The invisible hand and the invisible elbow

In his famous metaphor, Adam Smith described the unintended benefits of market behaviour as guided by an ‘invisible hand’. We all go about our business and pursue our own interests, he postulated, and often do more public good than we expected in the process.

It’s a poetic idea, one that has been elevated beyond Smith’s original intentions over the years. It’s also been elaborated on by Michael Jacobs in his book The Green Economy. He suggests that attached to the invisible hand is an invisible elbow. β€œElbows are sometimes used to push people aside in the desire to get ahead. But more often elbows are not used deliberately at all; they knock things over inadvertently.”

That’s a nice description of negative externalities, the unaccounted for damage done to society or the environment in the course of business. Most of our environmental problems are not deliberate, and those that are usually constitute a crime of some kind. Nobody planned to slash the numbers of small birds in the suburban gardens of Southern England, or boost the rates of childhood asthma, or raise the sea level. They’re the unintended consequences of otherwise good ideas.

Of course, once we know about those consequences, we have a responsibility to fix the problem and prevent further harm. Externalities need to be priced in so that the polluter pays, and the environmental or social costs of business are not offloaded to others. Regulation always lags behind, so we have to be vigilant and responsive – if we had acted to price in the cost of carbon when we first understood it, climate change would not be the disruptive prospect it is now.

The market is often talked about as a benign or positive force, but there will always been externalities, abuses, and unintended consequences. When you hear people talk about the invisible hand, don’t forget the invisible elbow.


  1. Of course it is not only markets that have unintended consequences. State provision, charity and regulation have unintended consequences, abuses and externalities. Yet you rarely write about them, certainly nowhere near as much as criticizing markets.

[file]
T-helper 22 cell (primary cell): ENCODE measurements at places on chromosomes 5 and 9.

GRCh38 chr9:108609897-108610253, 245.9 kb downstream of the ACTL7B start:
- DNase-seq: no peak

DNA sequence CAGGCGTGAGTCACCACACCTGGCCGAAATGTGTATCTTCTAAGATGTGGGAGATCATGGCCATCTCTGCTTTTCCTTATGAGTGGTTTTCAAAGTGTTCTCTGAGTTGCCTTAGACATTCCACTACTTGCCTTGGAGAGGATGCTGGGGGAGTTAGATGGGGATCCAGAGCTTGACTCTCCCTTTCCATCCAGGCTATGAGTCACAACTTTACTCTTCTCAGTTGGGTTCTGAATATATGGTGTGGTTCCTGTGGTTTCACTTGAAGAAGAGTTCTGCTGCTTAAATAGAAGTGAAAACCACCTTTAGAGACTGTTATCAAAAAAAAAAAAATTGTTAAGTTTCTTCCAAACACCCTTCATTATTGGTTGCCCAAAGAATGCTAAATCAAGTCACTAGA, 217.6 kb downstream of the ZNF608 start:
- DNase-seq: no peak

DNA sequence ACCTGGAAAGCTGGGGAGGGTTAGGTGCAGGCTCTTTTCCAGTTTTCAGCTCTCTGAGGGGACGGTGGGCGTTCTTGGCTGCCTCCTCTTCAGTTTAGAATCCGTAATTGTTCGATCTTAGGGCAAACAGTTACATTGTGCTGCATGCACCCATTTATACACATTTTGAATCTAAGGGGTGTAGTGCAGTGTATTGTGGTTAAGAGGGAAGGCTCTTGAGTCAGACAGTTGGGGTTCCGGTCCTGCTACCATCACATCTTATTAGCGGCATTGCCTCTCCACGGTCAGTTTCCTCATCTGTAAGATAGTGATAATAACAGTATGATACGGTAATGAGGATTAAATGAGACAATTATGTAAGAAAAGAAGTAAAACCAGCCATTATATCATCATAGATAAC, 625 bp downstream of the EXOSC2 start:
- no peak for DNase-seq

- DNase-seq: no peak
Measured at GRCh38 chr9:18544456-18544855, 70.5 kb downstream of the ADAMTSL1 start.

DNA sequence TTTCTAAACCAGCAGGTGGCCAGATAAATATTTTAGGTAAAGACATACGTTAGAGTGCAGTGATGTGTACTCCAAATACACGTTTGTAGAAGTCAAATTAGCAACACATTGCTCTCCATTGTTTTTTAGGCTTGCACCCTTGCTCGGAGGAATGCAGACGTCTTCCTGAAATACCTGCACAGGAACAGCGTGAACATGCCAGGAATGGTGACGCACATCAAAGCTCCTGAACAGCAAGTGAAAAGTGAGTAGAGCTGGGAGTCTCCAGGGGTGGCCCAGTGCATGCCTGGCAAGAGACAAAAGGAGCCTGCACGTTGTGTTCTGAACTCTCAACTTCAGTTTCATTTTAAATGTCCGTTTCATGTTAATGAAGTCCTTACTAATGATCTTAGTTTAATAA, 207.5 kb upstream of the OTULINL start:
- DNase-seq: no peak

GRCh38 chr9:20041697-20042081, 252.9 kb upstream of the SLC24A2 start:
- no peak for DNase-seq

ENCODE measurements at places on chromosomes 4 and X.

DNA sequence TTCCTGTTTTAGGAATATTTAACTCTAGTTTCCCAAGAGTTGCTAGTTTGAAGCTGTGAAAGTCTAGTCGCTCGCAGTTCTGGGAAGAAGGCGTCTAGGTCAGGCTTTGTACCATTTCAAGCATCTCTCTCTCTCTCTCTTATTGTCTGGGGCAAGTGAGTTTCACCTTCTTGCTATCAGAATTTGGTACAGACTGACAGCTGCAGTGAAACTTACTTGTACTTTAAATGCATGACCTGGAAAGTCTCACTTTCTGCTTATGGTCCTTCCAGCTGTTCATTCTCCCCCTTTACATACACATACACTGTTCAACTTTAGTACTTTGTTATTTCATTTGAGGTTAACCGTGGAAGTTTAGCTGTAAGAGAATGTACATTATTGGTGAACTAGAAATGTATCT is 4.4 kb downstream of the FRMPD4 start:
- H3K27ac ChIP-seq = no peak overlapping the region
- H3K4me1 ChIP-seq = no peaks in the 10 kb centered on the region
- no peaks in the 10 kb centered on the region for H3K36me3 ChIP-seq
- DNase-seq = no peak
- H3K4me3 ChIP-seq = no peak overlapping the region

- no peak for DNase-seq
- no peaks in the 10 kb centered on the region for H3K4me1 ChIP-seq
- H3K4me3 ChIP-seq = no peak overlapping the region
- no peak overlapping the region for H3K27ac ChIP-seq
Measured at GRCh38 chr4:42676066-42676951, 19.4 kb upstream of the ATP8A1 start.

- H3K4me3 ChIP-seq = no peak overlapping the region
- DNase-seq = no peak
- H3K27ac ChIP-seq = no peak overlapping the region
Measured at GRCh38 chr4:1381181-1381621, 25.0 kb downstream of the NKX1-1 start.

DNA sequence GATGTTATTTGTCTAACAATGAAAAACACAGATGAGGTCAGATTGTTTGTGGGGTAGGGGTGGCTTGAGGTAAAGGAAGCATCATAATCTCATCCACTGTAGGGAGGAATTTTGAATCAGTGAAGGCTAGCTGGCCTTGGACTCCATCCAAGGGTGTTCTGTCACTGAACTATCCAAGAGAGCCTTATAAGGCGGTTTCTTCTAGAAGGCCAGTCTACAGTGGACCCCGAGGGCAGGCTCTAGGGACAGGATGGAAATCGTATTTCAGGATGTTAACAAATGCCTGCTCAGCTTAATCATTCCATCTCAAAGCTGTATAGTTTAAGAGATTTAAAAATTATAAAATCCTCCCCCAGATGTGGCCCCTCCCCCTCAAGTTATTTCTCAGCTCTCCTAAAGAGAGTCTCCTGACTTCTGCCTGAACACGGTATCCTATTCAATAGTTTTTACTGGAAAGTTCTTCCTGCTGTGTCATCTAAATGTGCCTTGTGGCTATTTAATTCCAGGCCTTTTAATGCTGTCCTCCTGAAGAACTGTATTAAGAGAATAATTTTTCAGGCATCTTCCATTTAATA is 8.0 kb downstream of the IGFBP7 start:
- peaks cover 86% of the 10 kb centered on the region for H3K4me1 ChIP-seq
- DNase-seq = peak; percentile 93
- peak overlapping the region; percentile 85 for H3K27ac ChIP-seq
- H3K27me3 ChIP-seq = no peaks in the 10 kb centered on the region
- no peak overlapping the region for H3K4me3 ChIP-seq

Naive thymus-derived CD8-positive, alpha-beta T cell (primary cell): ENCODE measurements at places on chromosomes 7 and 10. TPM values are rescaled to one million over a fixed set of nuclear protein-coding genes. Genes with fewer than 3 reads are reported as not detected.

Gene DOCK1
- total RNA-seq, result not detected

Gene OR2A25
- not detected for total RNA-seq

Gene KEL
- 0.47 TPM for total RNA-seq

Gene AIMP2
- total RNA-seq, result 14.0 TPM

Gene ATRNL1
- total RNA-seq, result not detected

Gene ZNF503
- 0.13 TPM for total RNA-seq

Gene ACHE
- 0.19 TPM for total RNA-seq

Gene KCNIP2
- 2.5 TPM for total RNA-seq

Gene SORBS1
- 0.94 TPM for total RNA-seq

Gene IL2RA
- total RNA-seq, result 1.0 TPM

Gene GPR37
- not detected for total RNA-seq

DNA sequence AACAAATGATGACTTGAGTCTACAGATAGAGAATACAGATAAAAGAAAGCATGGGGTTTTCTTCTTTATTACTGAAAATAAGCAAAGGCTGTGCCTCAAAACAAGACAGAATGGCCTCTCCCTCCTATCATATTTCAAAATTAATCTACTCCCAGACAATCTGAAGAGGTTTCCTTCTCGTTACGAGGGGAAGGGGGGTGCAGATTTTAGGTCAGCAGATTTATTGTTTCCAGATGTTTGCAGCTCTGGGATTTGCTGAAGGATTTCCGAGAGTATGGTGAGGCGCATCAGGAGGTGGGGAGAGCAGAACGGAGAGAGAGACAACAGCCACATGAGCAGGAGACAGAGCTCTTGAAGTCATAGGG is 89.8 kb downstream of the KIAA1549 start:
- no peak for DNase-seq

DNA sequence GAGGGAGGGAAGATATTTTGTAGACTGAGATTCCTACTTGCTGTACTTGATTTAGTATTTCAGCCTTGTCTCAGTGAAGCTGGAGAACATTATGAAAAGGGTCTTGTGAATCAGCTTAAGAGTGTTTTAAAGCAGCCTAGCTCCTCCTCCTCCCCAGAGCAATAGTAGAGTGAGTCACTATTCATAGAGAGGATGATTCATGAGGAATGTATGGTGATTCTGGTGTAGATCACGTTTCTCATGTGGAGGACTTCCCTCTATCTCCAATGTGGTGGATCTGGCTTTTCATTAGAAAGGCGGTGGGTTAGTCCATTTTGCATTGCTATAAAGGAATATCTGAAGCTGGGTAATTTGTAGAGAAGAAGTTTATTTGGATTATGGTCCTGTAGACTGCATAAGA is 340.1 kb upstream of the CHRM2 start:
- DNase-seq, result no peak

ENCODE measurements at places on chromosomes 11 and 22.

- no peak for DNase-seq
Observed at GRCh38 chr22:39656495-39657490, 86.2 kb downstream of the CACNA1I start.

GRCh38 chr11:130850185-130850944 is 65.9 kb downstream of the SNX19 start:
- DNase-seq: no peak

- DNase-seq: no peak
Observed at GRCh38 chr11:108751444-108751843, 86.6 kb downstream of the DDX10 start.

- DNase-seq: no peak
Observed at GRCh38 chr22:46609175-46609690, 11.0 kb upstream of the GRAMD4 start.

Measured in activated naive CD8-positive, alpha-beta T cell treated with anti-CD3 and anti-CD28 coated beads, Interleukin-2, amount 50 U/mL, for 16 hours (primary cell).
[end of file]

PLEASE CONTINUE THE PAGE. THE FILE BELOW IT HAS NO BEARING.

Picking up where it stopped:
1. I’m not sure that’s true. I try and keep the blog positive in tone overall, but in the last few weeks I’ve criticized the UN, charity communications, a technology or two, the sharing economy, and writers that I like and admire. I’ve praised a number of innovative businesses or market-based strategies, such as the circular economy and shareholder activism.

      If markets do come up frequently, it’s because that’s the dominant philosophy of our time and the context in which we operate. You could say exactly the same about the politicians or government policies that get mentioned.

      1. Interesting that you don’t mention regulation. It is your favourite solution to problems. Of the roughly 45 posts this year 4 are pro increased regulation. Not one criticizing regulation (Or government)

        If you want to write about unintended consequences it seems odd to miss out the many cases from regulation. A blind spot.

        Just like when you got upset that pharmaceutical companies hadn’t developed an Ebola vaccine. It wasn’t governments, regulation or charities you chose to criticize, but the market.

        1. How many posts have I written this year praising innovative businesses or market based solutions? I count around ten. Seems fair to me.

          Seems you’re just hypersensitive to criticism of the market.

          1. I counted 1 pro market post. Businesses aren’t the market.

            My major point is that you don’t seem to be able to mention the market without talking of its limitations while you talk of regulation without mentioning its big limitations.

            Especially apposite in a post on unintended consequences. Regulation is famous for unintended consequences yet you talk of more regulation here without blushing.

          2. I write about great businesses that are doing the right thing socially and environmentally, and proving that you can do so profitably. If more companies learned from them, regulation wouldn’t be necessary.

            I think I write a pretty balanced blog, but that’s subjective. As a free market advocate, you obviously feel differently and that’s fine.

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